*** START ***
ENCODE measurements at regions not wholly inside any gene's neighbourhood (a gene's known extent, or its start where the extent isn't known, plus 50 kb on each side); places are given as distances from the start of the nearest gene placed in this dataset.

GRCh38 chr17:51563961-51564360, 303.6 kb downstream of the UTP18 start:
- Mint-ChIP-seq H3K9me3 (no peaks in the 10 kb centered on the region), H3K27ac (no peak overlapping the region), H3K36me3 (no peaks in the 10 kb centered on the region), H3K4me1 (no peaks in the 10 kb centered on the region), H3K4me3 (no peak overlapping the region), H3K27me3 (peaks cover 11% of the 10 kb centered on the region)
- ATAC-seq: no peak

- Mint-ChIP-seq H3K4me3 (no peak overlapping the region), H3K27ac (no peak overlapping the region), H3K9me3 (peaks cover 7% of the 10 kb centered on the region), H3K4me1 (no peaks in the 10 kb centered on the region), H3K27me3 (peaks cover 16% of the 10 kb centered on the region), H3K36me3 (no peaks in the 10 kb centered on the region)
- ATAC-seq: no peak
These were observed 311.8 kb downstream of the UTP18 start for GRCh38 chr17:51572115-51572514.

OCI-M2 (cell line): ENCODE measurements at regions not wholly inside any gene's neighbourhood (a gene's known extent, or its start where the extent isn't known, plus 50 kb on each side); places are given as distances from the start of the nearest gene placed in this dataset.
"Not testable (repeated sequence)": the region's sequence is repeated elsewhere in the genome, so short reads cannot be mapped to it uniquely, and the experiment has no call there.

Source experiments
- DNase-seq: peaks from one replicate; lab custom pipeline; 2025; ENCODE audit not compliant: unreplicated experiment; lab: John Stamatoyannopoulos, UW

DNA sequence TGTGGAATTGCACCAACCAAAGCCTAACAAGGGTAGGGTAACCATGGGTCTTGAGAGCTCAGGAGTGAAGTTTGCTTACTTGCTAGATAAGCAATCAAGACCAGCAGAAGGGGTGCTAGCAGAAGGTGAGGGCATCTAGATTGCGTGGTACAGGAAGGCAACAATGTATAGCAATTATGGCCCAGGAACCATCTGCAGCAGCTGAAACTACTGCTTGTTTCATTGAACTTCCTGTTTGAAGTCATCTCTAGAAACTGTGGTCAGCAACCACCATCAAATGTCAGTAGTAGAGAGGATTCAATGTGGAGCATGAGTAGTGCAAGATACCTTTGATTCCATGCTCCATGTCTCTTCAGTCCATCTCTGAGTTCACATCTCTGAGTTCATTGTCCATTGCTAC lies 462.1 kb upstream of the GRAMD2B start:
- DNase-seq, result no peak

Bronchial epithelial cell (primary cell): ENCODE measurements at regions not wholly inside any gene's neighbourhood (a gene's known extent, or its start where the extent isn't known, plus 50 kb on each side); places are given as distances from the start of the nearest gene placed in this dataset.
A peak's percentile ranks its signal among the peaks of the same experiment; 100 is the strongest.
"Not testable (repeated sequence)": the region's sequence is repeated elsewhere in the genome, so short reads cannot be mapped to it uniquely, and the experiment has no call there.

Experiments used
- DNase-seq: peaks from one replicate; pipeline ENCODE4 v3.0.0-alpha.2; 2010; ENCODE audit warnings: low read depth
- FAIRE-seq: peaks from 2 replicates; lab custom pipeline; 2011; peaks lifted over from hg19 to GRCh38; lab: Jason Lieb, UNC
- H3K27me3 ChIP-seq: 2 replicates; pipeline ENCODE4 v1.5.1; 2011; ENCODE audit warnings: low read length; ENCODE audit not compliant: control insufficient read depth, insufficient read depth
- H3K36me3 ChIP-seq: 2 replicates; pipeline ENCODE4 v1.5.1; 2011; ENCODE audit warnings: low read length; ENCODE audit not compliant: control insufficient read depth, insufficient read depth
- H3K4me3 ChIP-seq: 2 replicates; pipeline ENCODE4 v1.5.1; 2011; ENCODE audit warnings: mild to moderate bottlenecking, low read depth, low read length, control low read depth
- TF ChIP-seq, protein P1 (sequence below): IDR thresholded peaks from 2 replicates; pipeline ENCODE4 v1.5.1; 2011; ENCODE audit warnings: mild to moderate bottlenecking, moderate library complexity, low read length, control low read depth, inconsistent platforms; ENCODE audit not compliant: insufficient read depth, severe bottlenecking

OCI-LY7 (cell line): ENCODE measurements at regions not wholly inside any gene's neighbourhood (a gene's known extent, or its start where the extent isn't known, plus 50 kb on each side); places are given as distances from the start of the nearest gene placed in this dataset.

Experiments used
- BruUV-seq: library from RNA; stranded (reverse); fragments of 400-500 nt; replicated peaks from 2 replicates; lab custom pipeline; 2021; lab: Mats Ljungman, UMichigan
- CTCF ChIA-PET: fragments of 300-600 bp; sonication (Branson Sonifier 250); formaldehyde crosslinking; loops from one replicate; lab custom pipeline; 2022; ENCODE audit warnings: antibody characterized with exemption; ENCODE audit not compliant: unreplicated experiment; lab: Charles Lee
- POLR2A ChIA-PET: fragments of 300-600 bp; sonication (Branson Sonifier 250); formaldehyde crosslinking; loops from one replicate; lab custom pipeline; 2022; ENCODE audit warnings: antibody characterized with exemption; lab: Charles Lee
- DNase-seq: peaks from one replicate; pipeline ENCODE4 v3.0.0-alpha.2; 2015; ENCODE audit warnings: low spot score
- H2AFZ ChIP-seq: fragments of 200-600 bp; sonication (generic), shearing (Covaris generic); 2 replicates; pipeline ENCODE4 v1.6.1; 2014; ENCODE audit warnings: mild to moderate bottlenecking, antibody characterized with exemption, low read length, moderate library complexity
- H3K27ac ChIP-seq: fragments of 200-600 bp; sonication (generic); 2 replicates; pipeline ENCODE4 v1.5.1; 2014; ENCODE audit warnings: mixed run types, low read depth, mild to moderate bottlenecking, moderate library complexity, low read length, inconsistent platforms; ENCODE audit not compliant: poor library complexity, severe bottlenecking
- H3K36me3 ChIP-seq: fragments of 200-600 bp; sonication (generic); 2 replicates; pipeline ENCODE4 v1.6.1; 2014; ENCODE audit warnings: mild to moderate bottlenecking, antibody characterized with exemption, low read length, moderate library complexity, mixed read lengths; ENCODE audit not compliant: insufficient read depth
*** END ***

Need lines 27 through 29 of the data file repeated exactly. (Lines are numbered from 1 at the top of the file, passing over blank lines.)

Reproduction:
- CTCF ChIA-PET: fragments of 300-600 bp; sonication (Branson Sonifier 250); formaldehyde crosslinking; loops from one replicate; lab custom pipeline; 2022; ENCODE audit warnings: antibody characterized with exemption; ENCODE audit not compliant: unreplicated experiment; lab: Charles Lee
- POLR2A ChIA-PET: fragments of 300-600 bp; sonication (Branson Sonifier 250); formaldehyde crosslinking; loops from one replicate; lab custom pipeline; 2022; ENCODE audit warnings: antibody characterized with exemption; lab: Charles Lee
- DNase-seq: peaks from one replicate; pipeline ENCODE4 v3.0.0-alpha.2; 2015; ENCODE audit warnings: low spot score